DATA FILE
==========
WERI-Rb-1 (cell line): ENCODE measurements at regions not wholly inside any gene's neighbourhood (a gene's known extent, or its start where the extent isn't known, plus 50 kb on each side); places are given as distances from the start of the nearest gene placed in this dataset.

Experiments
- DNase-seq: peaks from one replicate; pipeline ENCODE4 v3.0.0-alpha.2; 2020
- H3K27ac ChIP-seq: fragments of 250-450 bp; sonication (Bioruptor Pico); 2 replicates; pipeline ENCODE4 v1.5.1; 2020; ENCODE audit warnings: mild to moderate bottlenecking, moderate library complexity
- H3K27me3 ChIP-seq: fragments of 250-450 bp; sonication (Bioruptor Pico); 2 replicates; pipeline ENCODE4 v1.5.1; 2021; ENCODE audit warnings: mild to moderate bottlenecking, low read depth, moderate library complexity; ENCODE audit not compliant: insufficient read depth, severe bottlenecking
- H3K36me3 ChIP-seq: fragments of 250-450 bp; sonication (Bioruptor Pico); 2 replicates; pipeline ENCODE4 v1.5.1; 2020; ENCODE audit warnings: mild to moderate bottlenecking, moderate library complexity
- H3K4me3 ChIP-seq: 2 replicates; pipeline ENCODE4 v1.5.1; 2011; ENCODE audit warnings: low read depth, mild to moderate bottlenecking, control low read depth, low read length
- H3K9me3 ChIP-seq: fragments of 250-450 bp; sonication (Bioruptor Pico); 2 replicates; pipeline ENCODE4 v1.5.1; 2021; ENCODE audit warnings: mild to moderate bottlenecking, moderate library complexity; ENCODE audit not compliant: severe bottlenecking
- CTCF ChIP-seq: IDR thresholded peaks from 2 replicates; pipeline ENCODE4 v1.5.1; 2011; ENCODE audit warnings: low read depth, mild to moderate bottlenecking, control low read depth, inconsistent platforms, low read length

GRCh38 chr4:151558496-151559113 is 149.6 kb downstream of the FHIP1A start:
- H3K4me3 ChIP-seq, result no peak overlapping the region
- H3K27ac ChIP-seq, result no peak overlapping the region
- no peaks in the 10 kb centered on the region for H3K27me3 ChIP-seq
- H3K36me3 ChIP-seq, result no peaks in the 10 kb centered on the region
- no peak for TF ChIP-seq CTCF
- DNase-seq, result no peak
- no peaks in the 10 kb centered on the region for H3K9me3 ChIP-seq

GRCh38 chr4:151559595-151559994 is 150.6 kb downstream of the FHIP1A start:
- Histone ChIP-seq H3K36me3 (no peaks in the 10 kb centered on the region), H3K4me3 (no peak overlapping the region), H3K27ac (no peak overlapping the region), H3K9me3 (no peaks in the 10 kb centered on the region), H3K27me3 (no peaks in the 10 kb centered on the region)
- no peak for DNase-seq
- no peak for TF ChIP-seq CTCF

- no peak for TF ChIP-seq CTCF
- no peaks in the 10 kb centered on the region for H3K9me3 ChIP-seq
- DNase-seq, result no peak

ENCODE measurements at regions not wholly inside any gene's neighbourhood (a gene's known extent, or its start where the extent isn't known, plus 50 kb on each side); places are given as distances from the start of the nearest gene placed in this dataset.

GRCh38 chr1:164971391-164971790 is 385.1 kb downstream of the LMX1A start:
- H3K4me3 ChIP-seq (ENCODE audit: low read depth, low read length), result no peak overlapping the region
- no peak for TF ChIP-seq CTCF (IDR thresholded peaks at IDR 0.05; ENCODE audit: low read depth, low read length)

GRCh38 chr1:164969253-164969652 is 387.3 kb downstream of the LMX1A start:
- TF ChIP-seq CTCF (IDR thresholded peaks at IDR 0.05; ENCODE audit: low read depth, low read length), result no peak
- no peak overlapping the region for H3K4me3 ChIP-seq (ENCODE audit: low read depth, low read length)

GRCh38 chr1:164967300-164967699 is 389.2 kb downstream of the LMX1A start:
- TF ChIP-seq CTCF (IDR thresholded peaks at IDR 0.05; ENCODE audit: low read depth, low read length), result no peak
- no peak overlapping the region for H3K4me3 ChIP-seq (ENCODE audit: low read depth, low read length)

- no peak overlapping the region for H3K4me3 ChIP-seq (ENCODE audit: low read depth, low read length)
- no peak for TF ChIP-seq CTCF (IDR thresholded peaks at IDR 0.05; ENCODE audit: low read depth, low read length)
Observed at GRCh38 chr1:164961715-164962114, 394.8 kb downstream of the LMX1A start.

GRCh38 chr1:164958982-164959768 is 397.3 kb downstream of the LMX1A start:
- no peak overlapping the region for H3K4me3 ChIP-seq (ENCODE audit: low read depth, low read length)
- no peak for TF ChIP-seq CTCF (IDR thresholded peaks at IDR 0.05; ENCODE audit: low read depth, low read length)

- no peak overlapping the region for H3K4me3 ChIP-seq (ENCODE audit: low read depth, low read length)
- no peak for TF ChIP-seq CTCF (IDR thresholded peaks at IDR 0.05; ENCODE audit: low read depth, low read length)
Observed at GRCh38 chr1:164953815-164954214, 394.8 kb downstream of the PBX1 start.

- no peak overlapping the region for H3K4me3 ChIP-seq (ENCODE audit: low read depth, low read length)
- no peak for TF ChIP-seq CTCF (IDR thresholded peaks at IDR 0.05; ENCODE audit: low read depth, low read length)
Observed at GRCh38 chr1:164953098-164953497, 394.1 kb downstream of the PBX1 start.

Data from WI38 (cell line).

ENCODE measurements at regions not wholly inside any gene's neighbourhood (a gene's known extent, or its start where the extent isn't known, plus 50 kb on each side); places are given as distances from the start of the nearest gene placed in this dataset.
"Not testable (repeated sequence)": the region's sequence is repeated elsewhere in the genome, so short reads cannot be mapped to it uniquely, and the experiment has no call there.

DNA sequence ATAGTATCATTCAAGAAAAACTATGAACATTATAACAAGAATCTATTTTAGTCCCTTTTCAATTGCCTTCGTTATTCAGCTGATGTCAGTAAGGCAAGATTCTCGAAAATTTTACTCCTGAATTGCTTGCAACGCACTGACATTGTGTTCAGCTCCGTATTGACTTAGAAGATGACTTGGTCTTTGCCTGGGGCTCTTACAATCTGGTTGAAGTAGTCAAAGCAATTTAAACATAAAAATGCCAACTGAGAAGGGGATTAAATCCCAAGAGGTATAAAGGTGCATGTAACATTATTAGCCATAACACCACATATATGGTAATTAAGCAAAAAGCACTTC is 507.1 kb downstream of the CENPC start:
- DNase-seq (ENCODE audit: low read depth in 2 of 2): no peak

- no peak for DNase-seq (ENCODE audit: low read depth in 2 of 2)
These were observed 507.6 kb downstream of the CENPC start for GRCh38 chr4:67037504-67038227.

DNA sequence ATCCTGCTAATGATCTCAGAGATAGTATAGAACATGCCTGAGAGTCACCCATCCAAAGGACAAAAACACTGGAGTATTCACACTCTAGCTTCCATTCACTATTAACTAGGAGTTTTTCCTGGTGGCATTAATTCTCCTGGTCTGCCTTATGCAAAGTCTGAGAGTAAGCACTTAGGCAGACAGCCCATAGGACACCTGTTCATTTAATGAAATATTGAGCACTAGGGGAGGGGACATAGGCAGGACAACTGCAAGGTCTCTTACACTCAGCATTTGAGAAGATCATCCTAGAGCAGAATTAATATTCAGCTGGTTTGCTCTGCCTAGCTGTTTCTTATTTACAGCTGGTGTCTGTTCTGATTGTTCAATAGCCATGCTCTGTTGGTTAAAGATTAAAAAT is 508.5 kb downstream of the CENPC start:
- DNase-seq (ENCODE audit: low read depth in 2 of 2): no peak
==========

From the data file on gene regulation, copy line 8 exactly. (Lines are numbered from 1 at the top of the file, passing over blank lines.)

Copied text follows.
- H3K9me3 ChIP-seq: fragments of 250-450 bp; sonication (Bioruptor Pico); 2 replicates; pipeline ENCODE4 v1.5.1; 2021; ENCODE audit warnings: mild to moderate bottlenecking, moderate library complexity; ENCODE audit not compliant: severe bottlenecking